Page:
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Hy Ramana you can find a lot information of India here:
Best Regards
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I have a forest cover image having 5 land cover classes (very dense forest, mod. dense forest, open forest, scrub and non-forest) and a road shapefile with five types of roads. I'm thinking of creating a new image containing only two classes (forest and non-forest) and calculating fragmentation index (km/sq.km)(which is basically road density) per 10 km cell. But how do I calculate the index separately for each class? 
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We have addressed some of these questions in the past, and basically have to come up with some refined criteria for habitat, such as when is a low density forest with savanna understory a non-forest, and when does it function more like a forest such as a woodland with still some grassy or forb understory.  Also how small should the polygons go to be considered either forest or non-forest, how big should an inclusion be such as a small patch of trees in a savanna, is still functioning as a savanna, and a small opening in a forest is still forest.  I am unsure of a tull technical agreement, but such as a low density forest of 10-20 BA(basal area)/acre of trees with savanna understory is still considered grassland for habitat purposes.  Woodlands commonly 40 BA/acre of trees even with grassland understory from perhaps burning is often considered forest.  These kinds of decisions are typically best resolved by discussion or agreement with wildlife biologists, ecologists and foresters or silviculturalists, and may vary with the circumstances and importance of specific habitats and fragmentation to species involved.  Also you  might want to look at type of road, whether it is open for full time use, or a temporary or intermittent road, open seasonally or just for specific activities at some low frequency, but heavily grassed and relatively narrow in width, and closed to traffic uses and disturbances most of the time.  And it never hurts to analyze the problem with one set of criteria, and then reanalyze with one or more other sets to make a slightly different point relative to the situation.  In GIS, you can set and describe polygons of tree density or habitats and roads to perfect its utility to your subject, which probably has to do with habitat fragmentation.  The difficulty as your question suggests in how to best look at road fragmentation to a forest dominated landscape with mixture of non-forest.  The approaches you use will determine how best to accomplish.  If small inclusions of forest or non-forest of a select size are to be combined with the dominant land cover type, then that would be your first step, then decide if you want to evaluate any road or just certain types of roads, and whether skid trails or landings of timber that are still barren should or should not be included as a disturbance of habitat.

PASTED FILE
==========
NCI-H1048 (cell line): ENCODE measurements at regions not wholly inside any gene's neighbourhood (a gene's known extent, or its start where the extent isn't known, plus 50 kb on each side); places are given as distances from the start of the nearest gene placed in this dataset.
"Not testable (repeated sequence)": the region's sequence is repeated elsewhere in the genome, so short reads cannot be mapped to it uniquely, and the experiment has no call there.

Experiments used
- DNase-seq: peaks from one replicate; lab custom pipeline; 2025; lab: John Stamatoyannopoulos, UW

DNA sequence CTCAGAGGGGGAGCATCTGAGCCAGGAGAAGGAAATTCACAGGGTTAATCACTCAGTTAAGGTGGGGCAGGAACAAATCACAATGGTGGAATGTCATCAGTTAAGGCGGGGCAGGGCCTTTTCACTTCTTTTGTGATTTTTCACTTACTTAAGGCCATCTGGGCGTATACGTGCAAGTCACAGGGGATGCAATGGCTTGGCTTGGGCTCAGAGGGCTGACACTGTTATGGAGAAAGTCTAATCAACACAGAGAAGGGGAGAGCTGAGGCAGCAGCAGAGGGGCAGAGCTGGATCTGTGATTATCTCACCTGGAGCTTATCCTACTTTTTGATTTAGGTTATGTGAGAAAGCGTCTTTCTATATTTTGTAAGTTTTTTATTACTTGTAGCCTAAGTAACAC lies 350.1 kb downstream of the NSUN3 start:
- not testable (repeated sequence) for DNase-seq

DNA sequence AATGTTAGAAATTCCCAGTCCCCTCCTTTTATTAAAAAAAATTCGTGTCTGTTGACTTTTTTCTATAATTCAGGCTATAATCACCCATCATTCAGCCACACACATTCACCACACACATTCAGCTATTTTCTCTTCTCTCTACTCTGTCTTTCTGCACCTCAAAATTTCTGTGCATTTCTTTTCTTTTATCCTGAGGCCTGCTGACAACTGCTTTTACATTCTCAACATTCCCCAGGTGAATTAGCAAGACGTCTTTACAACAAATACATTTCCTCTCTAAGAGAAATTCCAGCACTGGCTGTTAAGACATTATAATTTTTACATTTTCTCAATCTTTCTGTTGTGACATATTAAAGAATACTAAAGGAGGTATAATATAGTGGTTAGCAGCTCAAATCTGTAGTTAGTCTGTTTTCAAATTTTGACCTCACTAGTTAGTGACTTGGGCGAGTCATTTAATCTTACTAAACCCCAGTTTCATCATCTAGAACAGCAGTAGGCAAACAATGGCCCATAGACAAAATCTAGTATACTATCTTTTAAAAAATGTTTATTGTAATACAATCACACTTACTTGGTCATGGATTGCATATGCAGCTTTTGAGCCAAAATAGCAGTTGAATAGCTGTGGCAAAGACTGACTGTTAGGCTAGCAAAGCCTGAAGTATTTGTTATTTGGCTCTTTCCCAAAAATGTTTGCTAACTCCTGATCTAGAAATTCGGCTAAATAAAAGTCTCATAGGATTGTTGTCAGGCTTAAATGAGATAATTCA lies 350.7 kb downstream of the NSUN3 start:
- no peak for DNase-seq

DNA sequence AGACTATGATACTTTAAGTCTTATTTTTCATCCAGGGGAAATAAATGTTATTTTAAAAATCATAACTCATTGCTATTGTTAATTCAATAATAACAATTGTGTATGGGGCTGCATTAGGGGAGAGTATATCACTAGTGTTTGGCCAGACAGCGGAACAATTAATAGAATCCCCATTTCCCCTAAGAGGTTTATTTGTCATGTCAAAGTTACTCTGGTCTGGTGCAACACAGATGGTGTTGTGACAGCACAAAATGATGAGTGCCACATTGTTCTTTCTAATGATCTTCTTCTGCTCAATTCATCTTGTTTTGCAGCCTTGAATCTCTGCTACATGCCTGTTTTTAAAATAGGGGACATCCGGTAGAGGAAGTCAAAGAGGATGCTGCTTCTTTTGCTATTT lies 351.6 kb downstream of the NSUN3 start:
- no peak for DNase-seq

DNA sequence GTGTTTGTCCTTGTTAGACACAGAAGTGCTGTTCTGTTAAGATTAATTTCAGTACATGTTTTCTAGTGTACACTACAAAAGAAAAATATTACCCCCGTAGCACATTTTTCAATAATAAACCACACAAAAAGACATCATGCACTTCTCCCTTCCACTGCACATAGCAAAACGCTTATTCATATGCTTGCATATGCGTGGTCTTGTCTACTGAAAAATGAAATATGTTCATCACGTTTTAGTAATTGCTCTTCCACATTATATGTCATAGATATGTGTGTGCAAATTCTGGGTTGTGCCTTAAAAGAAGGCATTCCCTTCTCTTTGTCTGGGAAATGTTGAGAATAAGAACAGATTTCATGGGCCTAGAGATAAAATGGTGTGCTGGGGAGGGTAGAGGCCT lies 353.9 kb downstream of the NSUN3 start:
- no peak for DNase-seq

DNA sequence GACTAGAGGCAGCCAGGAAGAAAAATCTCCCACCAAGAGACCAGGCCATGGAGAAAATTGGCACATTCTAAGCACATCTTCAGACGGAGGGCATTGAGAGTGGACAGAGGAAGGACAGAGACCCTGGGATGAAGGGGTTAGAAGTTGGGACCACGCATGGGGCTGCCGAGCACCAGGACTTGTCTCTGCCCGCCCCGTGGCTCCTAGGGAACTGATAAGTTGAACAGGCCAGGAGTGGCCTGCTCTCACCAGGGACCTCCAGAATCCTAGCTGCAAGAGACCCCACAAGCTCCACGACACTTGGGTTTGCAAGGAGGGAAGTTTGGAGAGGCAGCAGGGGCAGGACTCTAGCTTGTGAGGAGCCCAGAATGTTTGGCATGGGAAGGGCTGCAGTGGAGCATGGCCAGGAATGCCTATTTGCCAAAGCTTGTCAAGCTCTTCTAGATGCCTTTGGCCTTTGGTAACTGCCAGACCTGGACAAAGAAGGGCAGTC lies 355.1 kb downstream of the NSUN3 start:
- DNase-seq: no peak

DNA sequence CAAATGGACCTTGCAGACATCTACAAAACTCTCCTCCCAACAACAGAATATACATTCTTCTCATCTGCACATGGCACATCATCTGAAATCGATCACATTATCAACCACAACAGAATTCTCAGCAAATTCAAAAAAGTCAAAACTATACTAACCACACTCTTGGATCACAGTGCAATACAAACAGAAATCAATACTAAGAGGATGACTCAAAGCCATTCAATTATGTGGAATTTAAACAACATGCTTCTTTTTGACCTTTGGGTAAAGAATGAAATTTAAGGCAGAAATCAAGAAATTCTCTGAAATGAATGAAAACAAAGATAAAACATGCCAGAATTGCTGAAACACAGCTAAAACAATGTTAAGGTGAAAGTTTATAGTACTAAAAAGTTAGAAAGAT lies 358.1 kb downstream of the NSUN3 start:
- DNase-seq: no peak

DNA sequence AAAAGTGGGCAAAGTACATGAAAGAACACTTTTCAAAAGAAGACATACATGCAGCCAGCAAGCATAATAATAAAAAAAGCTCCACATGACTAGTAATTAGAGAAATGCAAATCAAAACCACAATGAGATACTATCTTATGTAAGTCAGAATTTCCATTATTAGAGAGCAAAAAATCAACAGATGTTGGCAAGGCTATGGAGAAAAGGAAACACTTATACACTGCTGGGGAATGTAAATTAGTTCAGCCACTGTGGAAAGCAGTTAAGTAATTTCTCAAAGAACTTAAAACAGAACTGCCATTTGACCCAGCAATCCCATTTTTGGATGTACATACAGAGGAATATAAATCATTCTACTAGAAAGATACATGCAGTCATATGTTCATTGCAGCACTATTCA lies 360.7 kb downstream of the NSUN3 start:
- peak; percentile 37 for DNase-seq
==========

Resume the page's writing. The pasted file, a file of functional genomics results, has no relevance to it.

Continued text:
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Thank you for your time. Please discuss the optimizing parameters when you analyze the catchment area of the MRT station in (tropical) cities, include:
- distance
- direction and entrance of the stations.
- landscape design
- passenger behavior
-...
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Hi, I found some useful articles on principles and related strategies draw upon transit-oriented development (TOD) concepts. Hope they are of useful to your study.
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Hi everyone, I have a point data set with 197 different coordinates. I am selecting 25% to be used for training. When I run maxent with certain environmental layers, it is only using 8 presence records used for training, 2 for testing. Any ideas why this is?
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Thanks for the suggestions guys. I discovered it was a TWI layer I produced that was causing the problem. It was in a floating point pixel format which I have changed to signed 32 bit, the same as my other layers, and this seems to have done the trick.
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When I geocode large files in ArcGIS 10.3, I receive the following error, “There was an error trying to process this table.” In researching this issue, it says that one cause may be because the file is corrupt. However, this error goes away when I just cut down the number of cases I’m geocoding. Is there an easier fix for this issue?  
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I am looking for training and test date for classification of geographical points defined by longitude and latitude pairs. URLs to pertinent datasets most welcome.  The data  has to be classified though.
best wishes
Tony Scott
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Tony,
Not quite sure exactly what you are looking for. Are you wanting data like location, latitude, longitude? Like the link below
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I have polygons shape file and want to calculate the exact maximum length of all polygons together. To calculate the length of polygons individually is a lengthy process.